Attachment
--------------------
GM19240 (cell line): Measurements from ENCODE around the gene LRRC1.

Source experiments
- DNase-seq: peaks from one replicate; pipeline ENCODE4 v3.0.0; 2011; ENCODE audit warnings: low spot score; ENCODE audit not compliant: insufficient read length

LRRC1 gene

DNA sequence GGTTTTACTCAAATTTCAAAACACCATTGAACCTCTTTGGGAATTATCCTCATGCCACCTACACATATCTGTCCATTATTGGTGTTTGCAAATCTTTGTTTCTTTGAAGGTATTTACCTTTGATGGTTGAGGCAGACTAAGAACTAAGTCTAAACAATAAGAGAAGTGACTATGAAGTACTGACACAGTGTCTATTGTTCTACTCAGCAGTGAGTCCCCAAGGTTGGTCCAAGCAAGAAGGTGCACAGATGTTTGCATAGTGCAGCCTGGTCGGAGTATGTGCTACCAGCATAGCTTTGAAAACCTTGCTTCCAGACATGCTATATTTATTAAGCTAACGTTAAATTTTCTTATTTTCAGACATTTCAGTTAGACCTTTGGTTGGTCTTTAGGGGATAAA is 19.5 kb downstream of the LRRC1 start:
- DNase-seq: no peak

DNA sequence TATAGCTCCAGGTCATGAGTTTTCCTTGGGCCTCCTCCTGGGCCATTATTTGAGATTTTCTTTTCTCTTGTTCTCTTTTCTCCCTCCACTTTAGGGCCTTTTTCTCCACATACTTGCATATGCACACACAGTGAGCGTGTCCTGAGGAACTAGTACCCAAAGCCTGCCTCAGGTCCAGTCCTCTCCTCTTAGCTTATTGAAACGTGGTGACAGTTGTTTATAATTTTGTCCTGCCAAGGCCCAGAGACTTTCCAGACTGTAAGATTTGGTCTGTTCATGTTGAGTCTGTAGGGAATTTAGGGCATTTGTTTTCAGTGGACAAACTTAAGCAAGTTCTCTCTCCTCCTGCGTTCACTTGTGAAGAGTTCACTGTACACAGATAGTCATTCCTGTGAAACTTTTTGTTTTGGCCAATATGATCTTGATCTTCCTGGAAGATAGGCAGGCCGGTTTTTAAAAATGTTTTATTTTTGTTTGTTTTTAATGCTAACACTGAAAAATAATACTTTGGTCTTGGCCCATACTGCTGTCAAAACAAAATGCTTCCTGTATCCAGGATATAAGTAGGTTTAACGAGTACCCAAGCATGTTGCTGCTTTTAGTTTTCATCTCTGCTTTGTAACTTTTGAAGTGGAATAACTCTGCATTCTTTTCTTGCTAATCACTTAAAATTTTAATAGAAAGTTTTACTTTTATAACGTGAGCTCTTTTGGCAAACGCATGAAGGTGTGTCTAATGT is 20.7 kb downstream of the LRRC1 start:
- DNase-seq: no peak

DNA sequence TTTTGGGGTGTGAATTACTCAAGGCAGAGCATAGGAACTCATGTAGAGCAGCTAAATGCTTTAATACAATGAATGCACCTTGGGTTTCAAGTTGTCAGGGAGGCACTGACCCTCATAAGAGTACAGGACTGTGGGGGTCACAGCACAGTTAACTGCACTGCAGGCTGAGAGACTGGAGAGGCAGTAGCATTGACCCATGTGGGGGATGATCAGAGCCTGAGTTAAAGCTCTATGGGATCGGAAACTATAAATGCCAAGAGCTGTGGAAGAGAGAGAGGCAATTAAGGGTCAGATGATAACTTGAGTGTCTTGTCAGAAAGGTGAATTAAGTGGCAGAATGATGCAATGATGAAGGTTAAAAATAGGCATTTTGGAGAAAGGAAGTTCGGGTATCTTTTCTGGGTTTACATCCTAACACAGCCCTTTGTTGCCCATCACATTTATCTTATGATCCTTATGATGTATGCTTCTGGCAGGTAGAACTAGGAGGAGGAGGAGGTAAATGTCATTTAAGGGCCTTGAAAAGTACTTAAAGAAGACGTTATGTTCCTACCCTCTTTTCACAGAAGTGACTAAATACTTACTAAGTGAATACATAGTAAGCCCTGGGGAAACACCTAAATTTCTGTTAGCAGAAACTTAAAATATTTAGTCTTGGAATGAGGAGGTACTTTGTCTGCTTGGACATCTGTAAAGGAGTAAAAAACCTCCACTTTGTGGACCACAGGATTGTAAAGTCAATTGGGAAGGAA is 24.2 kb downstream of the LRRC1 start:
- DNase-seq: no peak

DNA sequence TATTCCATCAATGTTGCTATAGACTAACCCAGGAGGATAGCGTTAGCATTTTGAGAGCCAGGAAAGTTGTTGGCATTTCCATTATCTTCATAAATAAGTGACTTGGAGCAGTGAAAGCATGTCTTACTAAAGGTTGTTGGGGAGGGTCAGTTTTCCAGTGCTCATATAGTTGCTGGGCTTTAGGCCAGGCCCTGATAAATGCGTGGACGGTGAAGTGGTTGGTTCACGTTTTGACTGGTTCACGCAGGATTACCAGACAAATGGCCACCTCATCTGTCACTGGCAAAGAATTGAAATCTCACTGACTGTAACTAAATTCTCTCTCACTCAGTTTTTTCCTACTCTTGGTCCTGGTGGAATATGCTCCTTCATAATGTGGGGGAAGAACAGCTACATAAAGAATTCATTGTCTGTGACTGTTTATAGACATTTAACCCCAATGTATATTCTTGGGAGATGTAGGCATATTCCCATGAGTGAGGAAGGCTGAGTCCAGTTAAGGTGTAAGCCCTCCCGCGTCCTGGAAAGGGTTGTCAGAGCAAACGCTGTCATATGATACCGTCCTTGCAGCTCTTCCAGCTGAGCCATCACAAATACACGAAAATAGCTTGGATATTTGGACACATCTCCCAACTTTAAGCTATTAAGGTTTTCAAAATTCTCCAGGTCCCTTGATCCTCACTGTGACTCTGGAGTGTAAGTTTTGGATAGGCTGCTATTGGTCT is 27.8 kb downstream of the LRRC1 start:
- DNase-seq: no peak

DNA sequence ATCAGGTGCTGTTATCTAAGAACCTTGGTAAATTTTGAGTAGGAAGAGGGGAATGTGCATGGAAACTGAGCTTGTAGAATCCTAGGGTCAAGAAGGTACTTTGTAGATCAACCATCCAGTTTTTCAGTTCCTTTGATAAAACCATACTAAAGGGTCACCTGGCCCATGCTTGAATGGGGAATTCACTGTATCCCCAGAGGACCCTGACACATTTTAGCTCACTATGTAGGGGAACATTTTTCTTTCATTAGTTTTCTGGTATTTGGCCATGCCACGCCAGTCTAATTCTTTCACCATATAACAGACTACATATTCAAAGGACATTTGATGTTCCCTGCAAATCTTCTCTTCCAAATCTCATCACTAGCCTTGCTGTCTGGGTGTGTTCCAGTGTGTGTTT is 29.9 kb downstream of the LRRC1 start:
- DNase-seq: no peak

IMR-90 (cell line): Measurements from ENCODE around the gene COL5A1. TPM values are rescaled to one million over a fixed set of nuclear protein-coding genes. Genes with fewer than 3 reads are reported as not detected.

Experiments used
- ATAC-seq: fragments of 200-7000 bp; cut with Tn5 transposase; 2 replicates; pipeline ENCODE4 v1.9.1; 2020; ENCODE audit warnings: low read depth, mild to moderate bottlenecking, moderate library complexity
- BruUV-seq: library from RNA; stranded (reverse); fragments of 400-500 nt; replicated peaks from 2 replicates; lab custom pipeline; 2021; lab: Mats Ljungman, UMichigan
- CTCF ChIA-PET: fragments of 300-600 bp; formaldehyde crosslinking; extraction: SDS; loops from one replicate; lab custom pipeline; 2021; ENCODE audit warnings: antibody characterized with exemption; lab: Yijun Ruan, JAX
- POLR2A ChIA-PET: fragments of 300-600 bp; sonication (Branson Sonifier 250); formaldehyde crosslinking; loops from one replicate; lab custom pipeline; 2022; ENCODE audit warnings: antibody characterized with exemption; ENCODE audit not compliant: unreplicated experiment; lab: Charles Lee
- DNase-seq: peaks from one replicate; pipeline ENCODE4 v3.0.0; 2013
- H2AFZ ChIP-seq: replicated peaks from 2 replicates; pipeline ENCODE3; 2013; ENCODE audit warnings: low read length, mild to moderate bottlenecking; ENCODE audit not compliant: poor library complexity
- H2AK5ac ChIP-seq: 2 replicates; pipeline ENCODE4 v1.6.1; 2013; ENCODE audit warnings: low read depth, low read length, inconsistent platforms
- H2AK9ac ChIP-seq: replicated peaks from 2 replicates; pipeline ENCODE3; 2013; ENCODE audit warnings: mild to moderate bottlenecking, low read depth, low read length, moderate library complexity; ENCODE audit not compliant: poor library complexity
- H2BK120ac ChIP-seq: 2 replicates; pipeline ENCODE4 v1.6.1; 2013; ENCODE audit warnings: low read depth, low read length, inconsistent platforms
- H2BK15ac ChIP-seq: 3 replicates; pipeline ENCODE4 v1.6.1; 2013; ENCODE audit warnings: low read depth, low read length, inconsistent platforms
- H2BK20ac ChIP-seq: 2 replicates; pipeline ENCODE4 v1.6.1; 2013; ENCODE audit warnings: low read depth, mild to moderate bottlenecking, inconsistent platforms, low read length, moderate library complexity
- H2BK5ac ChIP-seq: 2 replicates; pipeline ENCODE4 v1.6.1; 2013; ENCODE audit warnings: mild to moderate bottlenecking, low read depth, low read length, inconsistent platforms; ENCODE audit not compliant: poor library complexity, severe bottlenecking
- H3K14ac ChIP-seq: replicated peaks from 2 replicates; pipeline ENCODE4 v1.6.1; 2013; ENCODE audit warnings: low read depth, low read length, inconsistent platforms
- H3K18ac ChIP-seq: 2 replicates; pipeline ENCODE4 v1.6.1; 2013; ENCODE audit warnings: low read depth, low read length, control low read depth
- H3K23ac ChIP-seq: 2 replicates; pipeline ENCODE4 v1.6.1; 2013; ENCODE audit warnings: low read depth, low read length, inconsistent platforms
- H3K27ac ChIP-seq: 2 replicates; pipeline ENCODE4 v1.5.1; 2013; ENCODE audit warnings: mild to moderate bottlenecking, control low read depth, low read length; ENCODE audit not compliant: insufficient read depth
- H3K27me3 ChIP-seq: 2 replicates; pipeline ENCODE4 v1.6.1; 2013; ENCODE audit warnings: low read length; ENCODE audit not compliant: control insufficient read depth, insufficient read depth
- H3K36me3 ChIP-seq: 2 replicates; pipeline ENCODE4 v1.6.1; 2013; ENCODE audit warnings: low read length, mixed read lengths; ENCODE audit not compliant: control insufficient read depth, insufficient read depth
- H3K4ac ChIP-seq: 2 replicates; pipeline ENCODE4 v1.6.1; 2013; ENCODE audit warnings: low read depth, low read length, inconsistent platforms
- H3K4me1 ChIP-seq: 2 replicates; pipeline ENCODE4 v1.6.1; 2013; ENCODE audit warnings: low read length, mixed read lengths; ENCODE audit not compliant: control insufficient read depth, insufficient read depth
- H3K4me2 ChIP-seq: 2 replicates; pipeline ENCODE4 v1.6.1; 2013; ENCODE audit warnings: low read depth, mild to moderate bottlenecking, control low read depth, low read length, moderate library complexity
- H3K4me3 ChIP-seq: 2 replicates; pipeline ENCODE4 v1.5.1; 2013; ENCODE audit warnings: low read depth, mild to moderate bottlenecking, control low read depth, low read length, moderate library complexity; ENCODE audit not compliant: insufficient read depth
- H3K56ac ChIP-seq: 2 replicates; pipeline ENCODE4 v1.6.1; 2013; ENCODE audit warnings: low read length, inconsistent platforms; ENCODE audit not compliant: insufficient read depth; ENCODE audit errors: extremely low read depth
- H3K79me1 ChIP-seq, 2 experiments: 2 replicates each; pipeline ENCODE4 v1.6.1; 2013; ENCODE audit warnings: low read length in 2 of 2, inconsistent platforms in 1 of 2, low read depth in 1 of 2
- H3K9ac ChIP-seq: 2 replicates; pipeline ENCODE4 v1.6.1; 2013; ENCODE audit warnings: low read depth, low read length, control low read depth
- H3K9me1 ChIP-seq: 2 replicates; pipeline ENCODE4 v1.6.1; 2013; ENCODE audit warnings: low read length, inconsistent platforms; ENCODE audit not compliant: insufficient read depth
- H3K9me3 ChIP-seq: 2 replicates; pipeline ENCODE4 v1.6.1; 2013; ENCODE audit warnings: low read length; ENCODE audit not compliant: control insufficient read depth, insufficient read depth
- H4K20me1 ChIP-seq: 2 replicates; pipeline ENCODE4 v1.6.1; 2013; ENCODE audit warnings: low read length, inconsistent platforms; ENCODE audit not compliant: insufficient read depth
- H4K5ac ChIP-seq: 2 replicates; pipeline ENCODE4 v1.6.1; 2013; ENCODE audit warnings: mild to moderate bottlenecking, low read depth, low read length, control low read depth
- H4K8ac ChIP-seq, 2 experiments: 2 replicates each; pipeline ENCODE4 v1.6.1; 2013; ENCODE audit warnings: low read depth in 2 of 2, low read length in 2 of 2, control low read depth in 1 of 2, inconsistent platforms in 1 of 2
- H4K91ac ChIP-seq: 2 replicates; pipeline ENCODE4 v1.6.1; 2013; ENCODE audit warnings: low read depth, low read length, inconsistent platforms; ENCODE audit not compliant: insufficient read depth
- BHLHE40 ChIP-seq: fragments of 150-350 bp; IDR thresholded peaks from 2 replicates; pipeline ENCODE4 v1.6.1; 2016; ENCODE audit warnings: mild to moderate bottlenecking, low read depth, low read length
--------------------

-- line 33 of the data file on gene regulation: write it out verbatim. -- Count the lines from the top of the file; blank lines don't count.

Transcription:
- H3K27me3 ChIP-seq: 2 replicates; pipeline ENCODE4 v1.6.1; 2013; ENCODE audit warnings: low read length; ENCODE audit not compliant: control insufficient read depth, insufficient read depth